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Shares in the international media and marketing solutions company Gannett (GCI) fell almost 8% today after the company reported disappointing first quarter results.

First Quarter Results
The publisher of USA Today reported a 25% decline in first quarter GAAP profits to $68 million, or $0.28 per share. Excluding one time items, earnings per share came in at $0.34 beating analysts consensus who expected the company to report earnings of $0.31

Revenues fell 2.6% to $1.22 billion on sluggish advertising demand which led to a significant revenue decline at Gannett's main publishing division. Cost control and efficiency measures were offset by a $20 million investment in strategic initiatives and higher pension expenses. The company expects favorable returns on these investments for the remainder of this year and the following years. Although advertising demand improved in February and March it could not offset the severe decline in revenue in January.

According to CEO Martore, "We are pleased with the progress we are making on the strategic initiatives underway across the company that will position Gannett for success in the digital age. The company remains focused on its iconic brands and financial strength while returning $1.3 billion to investors by 2015."

Next I will quickly run through the performance of each individual business division.

Publishing

The main publishing division reported a 6.0% decline in revenues to $874 million. Soft advertising revenue which fell 8.4% to $551 million was the main driver behind the decline in revenues. The company focuses on digital solutions which saw a 12.5% increase in revenues. Operating expenses remained unchanged despite $18 million in strategic investment initiatives and higher charges. Operating income came in at $62 million (excluding strategic initiative investments).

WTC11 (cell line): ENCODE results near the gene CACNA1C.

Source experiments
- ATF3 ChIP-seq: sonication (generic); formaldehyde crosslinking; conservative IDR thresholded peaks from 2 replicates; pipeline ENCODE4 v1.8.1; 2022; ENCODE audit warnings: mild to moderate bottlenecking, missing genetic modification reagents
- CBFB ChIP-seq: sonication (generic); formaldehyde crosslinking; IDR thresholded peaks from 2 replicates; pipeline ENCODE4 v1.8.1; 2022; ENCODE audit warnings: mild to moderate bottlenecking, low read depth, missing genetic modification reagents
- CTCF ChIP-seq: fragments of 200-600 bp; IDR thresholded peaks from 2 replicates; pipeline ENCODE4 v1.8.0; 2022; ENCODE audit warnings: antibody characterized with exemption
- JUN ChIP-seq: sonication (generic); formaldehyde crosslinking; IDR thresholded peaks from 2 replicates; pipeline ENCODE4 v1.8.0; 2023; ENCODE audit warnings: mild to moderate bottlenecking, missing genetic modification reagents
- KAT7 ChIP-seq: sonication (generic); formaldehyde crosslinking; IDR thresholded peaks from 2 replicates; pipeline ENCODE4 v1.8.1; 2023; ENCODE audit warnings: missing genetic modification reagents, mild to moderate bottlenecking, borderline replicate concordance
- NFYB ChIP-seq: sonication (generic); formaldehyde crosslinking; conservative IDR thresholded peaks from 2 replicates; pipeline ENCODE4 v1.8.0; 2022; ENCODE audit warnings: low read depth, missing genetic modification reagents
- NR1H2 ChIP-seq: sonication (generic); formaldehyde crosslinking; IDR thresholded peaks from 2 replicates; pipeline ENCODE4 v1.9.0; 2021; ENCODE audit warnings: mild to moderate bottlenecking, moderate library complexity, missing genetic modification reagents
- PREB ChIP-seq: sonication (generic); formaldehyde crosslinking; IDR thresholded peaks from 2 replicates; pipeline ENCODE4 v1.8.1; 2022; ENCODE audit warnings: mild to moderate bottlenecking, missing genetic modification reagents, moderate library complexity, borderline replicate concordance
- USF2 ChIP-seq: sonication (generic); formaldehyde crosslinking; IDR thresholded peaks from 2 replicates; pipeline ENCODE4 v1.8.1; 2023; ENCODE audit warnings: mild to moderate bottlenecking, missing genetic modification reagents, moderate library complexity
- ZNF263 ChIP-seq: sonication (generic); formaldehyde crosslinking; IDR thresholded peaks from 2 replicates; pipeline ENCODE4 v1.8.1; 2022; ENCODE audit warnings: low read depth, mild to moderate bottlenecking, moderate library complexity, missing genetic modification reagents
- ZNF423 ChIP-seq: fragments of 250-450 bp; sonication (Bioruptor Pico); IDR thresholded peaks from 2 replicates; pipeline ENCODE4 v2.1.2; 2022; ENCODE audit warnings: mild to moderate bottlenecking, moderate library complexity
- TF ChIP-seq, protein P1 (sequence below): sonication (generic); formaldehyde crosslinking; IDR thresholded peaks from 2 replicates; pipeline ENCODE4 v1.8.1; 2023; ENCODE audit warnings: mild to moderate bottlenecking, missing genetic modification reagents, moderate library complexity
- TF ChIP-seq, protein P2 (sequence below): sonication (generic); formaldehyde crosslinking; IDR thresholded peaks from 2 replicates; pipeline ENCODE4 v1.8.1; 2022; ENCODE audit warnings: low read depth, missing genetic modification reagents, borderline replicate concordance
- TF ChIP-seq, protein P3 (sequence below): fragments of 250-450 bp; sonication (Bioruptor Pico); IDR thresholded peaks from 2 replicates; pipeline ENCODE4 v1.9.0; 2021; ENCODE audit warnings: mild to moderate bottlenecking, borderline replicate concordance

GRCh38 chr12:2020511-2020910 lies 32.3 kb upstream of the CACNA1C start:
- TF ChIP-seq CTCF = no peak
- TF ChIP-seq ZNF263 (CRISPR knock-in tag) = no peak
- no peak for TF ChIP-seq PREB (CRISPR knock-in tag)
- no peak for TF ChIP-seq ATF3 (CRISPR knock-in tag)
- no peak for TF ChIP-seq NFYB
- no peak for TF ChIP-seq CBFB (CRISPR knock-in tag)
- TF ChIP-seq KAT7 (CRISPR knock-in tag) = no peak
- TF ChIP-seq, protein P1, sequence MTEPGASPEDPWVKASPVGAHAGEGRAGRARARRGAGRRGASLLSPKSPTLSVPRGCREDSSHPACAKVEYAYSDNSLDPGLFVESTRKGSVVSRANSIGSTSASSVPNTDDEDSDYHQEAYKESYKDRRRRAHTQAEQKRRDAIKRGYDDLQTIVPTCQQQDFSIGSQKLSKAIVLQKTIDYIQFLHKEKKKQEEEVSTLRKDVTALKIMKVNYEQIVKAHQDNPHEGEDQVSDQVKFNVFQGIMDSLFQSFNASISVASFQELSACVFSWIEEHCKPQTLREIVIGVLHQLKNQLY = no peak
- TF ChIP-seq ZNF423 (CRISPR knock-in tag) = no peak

Broadcasting

Revenues for the broadcasting division were up 7.5% to $176 million on stronger advertising demand especially associated with strong Super Bowl revenues. Operating income rose 14% to $73 million on tight cost control.

Digital

Revenues in the digital division were up 7% to $168 million on strong demand at CareerBuilder. Strong growth in CareerBuilder led to higher operating costs as associated technology support costs were on the rise. Operating income was $16 million for the period.

Valuation

Gannett ended its fiscal year of 2011 with a cash position of around $170 million and operates with $1.76 billion in debt for a net debt position of roughly $1.6 billion. After today's decline the market values the publishing company at a mere $3.2 billion dollar. At this valuation Gannett trades at 0.6 times annual revenues and a mere 7 times 2011's annual earnings.

Furthermore the company has engaged in a shareholder friendly strategy. Its annual dividend has been increased by 150% to $0.80 per share and a new $300 million share repurchase program has been announced to be executed in the coming two years. In the first quarter the company repurchased some 2.4 million shares for about $35 million.

Investment thesis

Gannett has tried to transform itself from a old fashioned paper publishing company towards an online portal with strong iconic brands. However the transformation goes slow as the company still heavily relies on traditional publishing revenues which have been under pressure as readers have moved online and the weak economy put pressure on traditional advertising budgets.

Consequently revenues have been declining year on year and the company was forced to take a massive $6.6 billion loss in 2008. After years of focusing on new revenue streams the digital and broadcasting division merely represents a quarter of total revenue. As a result of all this shares have fallen some 82% over the last decade.

The company has not been able to turn things around and the first quarter results indicate once more that there is no long term viability for the company as the transformation is going too slow and the new businesses are too marginal to revive the former publishing conglomerate.

I see no triggers for long term outperformance.

Source: Gannett - First Quarter Reconfirms The Long-Term Demise